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Humanitarianism, Communications and Change


Edited By Simon Cottle and Glenda Cooper

Humanitarianism, Communications and Change is the first book to explore humanitarianism in today’s rapidly changing media and communications environment. Based on the latest academic thinking alongside a range of professional, expert and insider views, the book brings together some of the most authoritative voices in the field today. It examines how the fast-changing nature of communications throws up new challenges but also new possibilities for humanitarian relief and intervention. It includes case studies deployed in recent humanitarian crises, and significant new communication developments including social media, crisis mapping, SMS alerts, big data and new hybrid communications. And against the backdrop of an increasingly globalized and threat-filled world, the book explores how media and communications, both old and new, are challenging traditional relations of communication power.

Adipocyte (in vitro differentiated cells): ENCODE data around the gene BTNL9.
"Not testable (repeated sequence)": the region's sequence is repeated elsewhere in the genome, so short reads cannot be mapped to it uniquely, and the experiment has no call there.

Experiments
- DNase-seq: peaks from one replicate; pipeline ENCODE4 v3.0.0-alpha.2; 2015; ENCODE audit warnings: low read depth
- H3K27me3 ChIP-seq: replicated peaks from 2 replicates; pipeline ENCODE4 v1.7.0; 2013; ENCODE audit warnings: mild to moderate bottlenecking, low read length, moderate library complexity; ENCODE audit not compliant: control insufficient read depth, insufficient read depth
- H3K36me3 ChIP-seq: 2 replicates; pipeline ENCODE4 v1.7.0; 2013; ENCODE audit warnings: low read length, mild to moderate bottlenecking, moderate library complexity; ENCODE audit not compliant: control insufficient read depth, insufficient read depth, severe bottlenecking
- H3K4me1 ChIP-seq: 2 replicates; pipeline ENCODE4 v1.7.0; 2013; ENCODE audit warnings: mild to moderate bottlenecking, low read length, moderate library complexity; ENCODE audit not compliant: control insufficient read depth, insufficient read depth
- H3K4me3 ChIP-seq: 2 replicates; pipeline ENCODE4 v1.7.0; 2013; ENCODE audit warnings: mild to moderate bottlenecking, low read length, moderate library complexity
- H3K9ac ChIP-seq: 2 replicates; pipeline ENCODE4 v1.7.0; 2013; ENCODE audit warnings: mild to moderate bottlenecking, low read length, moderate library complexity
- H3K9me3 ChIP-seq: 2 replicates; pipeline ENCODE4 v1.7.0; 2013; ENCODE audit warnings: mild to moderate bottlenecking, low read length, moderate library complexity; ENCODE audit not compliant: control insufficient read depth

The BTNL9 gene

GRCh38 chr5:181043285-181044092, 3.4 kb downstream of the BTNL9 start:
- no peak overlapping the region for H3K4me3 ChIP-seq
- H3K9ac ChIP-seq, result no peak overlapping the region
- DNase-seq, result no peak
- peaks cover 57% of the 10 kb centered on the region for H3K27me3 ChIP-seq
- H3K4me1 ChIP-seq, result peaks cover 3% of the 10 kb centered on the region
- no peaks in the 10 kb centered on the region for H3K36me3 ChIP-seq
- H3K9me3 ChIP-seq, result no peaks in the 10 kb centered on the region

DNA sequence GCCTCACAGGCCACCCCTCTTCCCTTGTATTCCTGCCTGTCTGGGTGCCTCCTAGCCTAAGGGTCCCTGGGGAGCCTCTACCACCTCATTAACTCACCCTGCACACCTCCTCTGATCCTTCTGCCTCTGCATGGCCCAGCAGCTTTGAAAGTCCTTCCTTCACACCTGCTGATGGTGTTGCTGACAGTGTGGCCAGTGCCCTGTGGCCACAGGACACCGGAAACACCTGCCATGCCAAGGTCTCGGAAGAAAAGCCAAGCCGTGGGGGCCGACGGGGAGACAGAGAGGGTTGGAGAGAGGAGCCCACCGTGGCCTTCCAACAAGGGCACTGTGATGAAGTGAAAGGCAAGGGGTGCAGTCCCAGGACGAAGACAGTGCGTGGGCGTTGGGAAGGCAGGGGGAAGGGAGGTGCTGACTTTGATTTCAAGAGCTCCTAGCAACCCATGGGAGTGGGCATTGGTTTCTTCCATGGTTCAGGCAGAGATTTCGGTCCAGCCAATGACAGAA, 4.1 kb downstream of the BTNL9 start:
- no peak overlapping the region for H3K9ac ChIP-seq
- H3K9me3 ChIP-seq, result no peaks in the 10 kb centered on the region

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Chapter Three: From Buerk to Ushahidi: Changes in TV Reporting of Humanitarian Crises


← 52 | 53 → CHAPTER THREE

From Buerk to Ushahidi

Changes in TV Reporting of Humanitarian Crises


Thirty years on, Michael Buerk’s 1984 report of famine in Ethiopia is still seen as an iconic example of TV journalism. For a while, it was the “biggest” story ever broadcast in terms of global audience and impact—and Buerk and his cameraman Mo Amin, who was later killed in an aircraft hijacking, became the most famous TV news team in the world.

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